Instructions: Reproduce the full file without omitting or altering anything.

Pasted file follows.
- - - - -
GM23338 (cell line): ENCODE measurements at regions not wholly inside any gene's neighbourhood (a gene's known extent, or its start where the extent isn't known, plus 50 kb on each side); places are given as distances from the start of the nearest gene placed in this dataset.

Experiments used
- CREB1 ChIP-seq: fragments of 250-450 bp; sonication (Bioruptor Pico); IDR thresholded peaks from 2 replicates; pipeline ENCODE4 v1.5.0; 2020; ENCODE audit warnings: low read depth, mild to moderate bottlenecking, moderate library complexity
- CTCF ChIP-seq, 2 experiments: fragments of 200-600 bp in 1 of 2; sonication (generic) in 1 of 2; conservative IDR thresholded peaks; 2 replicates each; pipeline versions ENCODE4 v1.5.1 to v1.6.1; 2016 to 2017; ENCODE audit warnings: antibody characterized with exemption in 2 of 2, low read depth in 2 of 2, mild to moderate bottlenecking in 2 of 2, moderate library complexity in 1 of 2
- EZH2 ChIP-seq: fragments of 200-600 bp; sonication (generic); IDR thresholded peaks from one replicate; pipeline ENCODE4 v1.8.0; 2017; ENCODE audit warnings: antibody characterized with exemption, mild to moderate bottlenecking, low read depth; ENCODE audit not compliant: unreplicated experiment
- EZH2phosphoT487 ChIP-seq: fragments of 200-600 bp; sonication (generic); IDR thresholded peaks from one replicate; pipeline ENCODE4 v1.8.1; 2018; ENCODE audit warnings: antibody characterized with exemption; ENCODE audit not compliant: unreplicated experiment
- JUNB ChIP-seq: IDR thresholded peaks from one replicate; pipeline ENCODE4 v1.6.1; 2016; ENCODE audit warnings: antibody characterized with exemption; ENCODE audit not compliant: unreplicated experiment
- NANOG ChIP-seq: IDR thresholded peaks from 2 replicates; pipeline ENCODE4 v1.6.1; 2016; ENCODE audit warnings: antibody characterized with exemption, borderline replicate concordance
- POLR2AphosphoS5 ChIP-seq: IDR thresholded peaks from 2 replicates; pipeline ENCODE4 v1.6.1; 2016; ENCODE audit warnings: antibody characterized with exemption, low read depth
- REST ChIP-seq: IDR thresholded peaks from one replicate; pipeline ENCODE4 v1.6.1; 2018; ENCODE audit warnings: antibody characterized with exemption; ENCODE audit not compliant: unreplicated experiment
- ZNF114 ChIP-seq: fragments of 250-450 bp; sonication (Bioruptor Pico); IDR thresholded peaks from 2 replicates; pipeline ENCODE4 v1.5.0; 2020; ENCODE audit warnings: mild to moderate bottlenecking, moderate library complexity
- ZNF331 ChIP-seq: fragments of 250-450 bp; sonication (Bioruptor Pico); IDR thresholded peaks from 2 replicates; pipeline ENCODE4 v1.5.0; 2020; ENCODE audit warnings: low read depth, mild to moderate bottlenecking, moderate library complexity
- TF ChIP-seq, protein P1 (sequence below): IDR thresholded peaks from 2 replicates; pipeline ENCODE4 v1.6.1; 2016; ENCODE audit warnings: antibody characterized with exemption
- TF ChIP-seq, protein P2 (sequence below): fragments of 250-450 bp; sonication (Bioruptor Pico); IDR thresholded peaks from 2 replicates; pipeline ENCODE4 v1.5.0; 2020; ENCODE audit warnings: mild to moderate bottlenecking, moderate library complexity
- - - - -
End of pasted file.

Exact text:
GM23338 (cell line): ENCODE measurements at regions not wholly inside any gene's neighbourhood (a gene's known extent, or its start where the extent isn't known, plus 50 kb on each side); places are given as distances from the start of the nearest gene placed in this dataset.

Experiments used
- CREB1 ChIP-seq: fragments of 250-450 bp; sonication (Bioruptor Pico); IDR thresholded peaks from 2 replicates; pipeline ENCODE4 v1.5.0; 2020; ENCODE audit warnings: low read depth, mild to moderate bottlenecking, moderate library complexity
- CTCF ChIP-seq, 2 experiments: fragments of 200-600 bp in 1 of 2; sonication (generic) in 1 of 2; conservative IDR thresholded peaks; 2 replicates each; pipeline versions ENCODE4 v1.5.1 to v1.6.1; 2016 to 2017; ENCODE audit warnings: antibody characterized with exemption in 2 of 2, low read depth in 2 of 2, mild to moderate bottlenecking in 2 of 2, moderate library complexity in 1 of 2
- EZH2 ChIP-seq: fragments of 200-600 bp; sonication (generic); IDR thresholded peaks from one replicate; pipeline ENCODE4 v1.8.0; 2017; ENCODE audit warnings: antibody characterized with exemption, mild to moderate bottlenecking, low read depth; ENCODE audit not compliant: unreplicated experiment
- EZH2phosphoT487 ChIP-seq: fragments of 200-600 bp; sonication (generic); IDR thresholded peaks from one replicate; pipeline ENCODE4 v1.8.1; 2018; ENCODE audit warnings: antibody characterized with exemption; ENCODE audit not compliant: unreplicated experiment
- JUNB ChIP-seq: IDR thresholded peaks from one replicate; pipeline ENCODE4 v1.6.1; 2016; ENCODE audit warnings: antibody characterized with exemption; ENCODE audit not compliant: unreplicated experiment
- NANOG ChIP-seq: IDR thresholded peaks from 2 replicates; pipeline ENCODE4 v1.6.1; 2016; ENCODE audit warnings: antibody characterized with exemption, borderline replicate concordance
- POLR2AphosphoS5 ChIP-seq: IDR thresholded peaks from 2 replicates; pipeline ENCODE4 v1.6.1; 2016; ENCODE audit warnings: antibody characterized with exemption, low read depth
- REST ChIP-seq: IDR thresholded peaks from one replicate; pipeline ENCODE4 v1.6.1; 2018; ENCODE audit warnings: antibody characterized with exemption; ENCODE audit not compliant: unreplicated experiment
- ZNF114 ChIP-seq: fragments of 250-450 bp; sonication (Bioruptor Pico); IDR thresholded peaks from 2 replicates; pipeline ENCODE4 v1.5.0; 2020; ENCODE audit warnings: mild to moderate bottlenecking, moderate library complexity
- ZNF331 ChIP-seq: fragments of 250-450 bp; sonication (Bioruptor Pico); IDR thresholded peaks from 2 replicates; pipeline ENCODE4 v1.5.0; 2020; ENCODE audit warnings: low read depth, mild to moderate bottlenecking, moderate library complexity
- TF ChIP-seq, protein P1 (sequence below): IDR thresholded peaks from 2 replicates; pipeline ENCODE4 v1.6.1; 2016; ENCODE audit warnings: antibody characterized with exemption
- TF ChIP-seq, protein P2 (sequence below): fragments of 250-450 bp; sonication (Bioruptor Pico); IDR thresholded peaks from 2 replicates; pipeline ENCODE4 v1.5.0; 2020; ENCODE audit warnings: mild to moderate bottlenecking, moderate library complexity